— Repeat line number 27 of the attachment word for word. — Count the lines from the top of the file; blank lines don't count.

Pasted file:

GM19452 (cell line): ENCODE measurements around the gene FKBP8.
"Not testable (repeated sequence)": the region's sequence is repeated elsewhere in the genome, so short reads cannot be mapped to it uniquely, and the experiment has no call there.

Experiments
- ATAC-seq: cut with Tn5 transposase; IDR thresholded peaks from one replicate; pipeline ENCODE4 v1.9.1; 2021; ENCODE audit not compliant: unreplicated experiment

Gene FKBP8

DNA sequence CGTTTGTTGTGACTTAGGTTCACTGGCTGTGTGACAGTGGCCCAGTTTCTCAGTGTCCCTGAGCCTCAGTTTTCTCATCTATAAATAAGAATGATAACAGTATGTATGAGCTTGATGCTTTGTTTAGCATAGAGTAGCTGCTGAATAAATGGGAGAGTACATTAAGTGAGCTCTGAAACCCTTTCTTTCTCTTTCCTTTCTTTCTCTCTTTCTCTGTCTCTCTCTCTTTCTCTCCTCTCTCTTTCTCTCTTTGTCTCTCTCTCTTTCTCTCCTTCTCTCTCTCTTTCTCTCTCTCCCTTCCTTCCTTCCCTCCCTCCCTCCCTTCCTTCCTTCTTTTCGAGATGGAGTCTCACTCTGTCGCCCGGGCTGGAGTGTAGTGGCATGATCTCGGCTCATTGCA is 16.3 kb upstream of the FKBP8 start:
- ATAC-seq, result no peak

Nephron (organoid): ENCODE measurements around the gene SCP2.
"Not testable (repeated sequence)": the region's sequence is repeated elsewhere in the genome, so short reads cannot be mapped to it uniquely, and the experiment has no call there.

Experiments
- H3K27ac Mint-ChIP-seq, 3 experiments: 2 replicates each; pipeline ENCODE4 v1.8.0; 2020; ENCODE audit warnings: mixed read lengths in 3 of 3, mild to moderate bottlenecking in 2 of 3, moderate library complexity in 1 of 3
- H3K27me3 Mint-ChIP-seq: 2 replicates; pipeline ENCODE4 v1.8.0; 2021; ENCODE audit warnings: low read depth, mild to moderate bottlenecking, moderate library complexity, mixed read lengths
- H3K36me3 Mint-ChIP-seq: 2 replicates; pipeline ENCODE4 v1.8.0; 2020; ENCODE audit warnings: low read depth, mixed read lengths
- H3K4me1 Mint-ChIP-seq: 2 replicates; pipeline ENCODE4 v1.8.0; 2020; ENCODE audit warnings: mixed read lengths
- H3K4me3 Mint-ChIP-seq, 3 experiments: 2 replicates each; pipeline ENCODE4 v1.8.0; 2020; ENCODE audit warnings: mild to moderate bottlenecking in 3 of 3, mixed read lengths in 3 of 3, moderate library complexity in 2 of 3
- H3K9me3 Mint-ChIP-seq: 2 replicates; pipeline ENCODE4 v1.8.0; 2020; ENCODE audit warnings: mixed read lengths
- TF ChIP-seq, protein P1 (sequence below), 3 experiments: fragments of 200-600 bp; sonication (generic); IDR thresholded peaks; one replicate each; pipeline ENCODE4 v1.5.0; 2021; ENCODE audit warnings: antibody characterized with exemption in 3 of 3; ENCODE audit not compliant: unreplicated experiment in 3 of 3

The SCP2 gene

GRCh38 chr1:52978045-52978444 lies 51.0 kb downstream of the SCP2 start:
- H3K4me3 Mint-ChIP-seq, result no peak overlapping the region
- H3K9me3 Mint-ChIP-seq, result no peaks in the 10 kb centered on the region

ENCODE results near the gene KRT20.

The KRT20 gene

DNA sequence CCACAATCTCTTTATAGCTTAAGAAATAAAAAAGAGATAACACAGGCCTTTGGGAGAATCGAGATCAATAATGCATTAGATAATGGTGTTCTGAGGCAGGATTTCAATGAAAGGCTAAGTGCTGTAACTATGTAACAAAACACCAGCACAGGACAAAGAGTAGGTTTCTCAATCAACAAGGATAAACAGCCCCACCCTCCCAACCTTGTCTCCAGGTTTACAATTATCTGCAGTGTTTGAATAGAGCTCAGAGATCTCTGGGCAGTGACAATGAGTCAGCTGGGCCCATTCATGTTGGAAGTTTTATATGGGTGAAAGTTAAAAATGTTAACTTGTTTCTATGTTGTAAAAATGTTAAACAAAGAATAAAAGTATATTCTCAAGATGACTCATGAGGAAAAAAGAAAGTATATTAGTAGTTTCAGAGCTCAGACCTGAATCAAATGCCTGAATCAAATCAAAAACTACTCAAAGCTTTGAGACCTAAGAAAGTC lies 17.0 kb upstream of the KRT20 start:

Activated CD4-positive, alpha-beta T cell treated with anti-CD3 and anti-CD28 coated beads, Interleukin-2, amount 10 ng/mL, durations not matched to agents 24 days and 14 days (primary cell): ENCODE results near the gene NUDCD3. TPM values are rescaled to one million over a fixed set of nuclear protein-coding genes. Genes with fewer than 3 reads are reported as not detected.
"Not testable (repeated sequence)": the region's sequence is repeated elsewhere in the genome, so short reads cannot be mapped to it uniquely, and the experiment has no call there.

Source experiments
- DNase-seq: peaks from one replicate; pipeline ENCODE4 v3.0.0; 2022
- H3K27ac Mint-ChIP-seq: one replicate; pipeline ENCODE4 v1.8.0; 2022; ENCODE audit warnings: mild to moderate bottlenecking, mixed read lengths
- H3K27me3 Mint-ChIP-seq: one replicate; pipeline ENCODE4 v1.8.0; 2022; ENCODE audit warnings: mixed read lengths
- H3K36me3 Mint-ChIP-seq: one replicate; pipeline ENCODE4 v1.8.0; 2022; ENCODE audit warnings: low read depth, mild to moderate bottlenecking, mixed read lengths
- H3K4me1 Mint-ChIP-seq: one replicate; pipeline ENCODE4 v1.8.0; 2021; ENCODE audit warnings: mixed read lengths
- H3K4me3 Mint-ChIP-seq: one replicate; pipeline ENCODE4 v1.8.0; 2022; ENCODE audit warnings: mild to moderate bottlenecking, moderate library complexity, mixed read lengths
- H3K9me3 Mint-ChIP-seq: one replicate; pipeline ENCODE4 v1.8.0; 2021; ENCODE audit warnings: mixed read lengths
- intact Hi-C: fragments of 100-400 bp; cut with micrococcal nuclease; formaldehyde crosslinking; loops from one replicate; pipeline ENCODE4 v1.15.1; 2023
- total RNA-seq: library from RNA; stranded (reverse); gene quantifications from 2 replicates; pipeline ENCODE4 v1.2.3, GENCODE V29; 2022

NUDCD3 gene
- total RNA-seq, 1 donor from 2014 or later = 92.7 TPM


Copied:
Source experiments